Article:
The setting sun during Ellie Goulding’s performance
Legendary acts still drew crowds but couldn’t rest on their laurels. Dolly Parton enthralled audiences with not just her hit songs but witty banter of a hilarity that the younger generation may not have anticipated. Dolly gauged the audience with as much panache today as in her hey day.
New chart topper Kiesza put in a choreographed performance to her two hit songs Hideaway and Giant in My Heart, but also wooed people with slower covers of What is Love? and Halleluiah.
Stromae – he could sing the French telephone directory and still draw crowds (or did he?)
Language no barrier
Columbian band Bomba Estéreo and Belgian group Stromae showed that language was no barrier to good dance and instantly audience-grabbing pop music, by drawing in passers by with magnetic stage presence, while singing in their native languages.
Pop stars in the traditional sense with audiences predominantly being devoted fans, such as Ellie Goulding, won over new admirers. Goulding displayed what could be the “female long-haired stadium rock” – very different from the male form. Meanwhile Bryan Ferry and the Yoko Ono band rekindled the early days of Glastonbury with some 70s classics.
Popular female artists Caro Emerald and Lana Del Rey kept the girl power flame alive on main stages, while female led Summer Camp showed how irresistible arty pop rock is, by performing an infectious set in the musically strong William’s Green tent.
Eyes for Gertrude, caught the eye of Consequence of Sound
Eyes for Gertrude performed when Tony Hardy of Consequence of Sound was straying past:
“…I stopped by to listen to Eyes For Gertrude, who were one of my Emerging Talent picks. The duo’s voices sync beautifully; the first all-warm country tones, the second offering English purity. Taking sounds from the routines of daily life and reaching for higher ground with determination, EFG offers quirky, observational songs, illuminated by delicious vocal flourishes — definitely the start of a green affair.” –Tony Hardy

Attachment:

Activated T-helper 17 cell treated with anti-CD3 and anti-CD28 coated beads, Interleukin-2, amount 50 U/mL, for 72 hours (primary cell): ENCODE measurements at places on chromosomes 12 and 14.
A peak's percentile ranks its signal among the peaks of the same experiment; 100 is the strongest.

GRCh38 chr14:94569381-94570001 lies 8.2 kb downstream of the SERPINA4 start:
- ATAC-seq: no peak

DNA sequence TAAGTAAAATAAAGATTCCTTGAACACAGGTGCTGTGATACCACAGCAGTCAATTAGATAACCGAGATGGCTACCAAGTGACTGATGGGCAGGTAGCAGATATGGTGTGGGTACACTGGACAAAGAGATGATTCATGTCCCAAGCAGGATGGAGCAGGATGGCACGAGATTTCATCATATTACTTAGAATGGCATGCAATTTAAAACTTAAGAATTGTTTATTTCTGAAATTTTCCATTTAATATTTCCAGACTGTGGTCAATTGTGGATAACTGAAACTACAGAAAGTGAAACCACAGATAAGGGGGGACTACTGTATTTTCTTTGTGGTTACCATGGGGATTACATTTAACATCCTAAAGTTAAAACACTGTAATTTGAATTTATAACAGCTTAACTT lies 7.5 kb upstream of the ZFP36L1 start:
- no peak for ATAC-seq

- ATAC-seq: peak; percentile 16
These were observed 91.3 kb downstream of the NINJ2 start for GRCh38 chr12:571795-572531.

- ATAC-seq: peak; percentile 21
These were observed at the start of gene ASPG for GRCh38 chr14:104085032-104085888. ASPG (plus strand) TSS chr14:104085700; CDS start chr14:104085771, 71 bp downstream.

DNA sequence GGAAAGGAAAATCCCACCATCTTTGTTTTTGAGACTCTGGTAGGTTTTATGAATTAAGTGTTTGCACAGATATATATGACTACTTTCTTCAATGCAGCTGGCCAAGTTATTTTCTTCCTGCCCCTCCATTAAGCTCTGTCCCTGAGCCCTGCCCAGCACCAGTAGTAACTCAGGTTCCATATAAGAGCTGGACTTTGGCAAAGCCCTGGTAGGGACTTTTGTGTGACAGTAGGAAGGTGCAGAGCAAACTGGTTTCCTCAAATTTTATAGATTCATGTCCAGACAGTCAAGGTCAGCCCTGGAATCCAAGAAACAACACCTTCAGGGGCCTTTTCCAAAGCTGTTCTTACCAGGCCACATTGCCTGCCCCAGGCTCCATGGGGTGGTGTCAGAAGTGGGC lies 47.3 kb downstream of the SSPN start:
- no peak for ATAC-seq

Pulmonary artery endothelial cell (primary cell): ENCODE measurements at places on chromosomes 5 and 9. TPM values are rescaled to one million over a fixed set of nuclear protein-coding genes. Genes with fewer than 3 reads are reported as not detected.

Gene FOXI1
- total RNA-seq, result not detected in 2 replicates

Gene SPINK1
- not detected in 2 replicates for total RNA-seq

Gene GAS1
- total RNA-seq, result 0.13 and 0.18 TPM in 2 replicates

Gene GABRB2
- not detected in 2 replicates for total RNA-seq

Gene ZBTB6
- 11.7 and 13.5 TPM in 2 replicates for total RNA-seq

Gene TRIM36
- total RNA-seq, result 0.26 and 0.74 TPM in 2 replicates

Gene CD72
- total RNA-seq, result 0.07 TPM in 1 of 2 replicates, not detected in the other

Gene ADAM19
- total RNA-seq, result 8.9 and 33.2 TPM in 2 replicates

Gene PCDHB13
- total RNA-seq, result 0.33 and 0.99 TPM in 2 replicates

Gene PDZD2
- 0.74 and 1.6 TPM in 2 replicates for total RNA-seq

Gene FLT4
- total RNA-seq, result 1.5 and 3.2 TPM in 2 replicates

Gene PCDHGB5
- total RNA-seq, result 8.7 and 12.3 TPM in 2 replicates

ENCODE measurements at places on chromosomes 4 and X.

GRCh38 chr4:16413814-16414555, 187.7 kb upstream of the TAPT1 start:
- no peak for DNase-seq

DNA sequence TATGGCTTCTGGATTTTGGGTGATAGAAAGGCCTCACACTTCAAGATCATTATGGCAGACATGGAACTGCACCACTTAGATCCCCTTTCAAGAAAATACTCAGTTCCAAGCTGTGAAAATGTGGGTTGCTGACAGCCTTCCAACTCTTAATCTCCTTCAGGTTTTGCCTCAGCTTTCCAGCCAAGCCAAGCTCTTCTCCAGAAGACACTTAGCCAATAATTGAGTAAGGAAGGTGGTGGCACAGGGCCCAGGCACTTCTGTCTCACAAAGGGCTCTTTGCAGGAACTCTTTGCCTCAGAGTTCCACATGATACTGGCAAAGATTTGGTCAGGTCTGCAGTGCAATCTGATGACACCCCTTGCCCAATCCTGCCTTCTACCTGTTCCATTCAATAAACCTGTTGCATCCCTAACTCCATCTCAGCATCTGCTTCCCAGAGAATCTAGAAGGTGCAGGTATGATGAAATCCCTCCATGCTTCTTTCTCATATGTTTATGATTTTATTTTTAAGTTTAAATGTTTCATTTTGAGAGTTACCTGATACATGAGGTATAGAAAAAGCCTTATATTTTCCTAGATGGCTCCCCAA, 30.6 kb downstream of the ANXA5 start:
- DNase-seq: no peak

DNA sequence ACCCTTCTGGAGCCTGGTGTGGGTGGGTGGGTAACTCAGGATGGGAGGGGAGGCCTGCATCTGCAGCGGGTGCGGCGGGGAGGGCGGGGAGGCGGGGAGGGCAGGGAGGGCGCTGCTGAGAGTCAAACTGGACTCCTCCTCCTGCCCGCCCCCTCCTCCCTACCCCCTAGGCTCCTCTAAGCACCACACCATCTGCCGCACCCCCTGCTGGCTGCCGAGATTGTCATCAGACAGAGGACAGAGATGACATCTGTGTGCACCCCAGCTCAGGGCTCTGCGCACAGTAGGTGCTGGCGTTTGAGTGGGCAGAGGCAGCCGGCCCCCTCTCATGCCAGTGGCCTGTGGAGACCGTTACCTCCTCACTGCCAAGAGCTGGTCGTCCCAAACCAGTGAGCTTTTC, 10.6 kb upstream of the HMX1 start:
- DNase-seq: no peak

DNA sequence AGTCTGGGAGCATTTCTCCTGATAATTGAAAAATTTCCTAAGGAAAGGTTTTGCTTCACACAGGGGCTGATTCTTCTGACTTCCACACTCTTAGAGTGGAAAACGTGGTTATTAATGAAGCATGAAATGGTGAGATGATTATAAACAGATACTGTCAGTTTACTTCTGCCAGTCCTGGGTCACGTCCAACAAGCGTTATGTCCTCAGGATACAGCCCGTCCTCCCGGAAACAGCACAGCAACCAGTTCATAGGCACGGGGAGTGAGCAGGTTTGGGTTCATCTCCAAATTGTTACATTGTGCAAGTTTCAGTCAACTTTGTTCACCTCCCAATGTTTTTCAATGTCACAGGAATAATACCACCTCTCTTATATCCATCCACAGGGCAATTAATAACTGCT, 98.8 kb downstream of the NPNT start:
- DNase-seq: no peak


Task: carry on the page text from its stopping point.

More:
Kiesza – photo by Nate Valentino
Architecture played its part as usual, with DJ booths in Block 9’s London Underground, NYC and Genosys, Shangri La’s Heaven and The Blues, which looked like a shantytown. As Flanders and Swann said: music is defrosted architecture.
Popular new male vocalists such as Jake Bugg and Sam Smith brought their dulcet white blues tones to the line-up.
Li Saumet of Columbian electro-tropical group Bomba Estereo
The Sonic stage hosted the newer digital-based acts, with some filling out their sound with live instruments, and these reflected the international stage of today’s mainstream music scene. Bajofondo played strings, Bomba Estéreo brought Latino, Stromae did camp French pop and Kiesza brought her new brand of house all under one roof.
Backstage bars provided a variety of entertainments, from the Seniors behind the Acoustic stage, Kangaroo Moon in the Green Room Bar and a Venezuelan DJ from Bristol called Django playing new house and garage, in the Sonic backstage bar.
Enjoying the festival as a punter for the first time was Nate Valentino who arrived with a detailed itinerary of performers to see and meet to inform his next DJ sets such as; Sasha, MNEK, Foxes, Kiesza, Bomba Estéreo, Above and Beyond, Ella Eyre and Fatboy Slim. He was won over by Dolly Parton’s command of the Pyramid stage.
Article submitted by Sophie Sweatman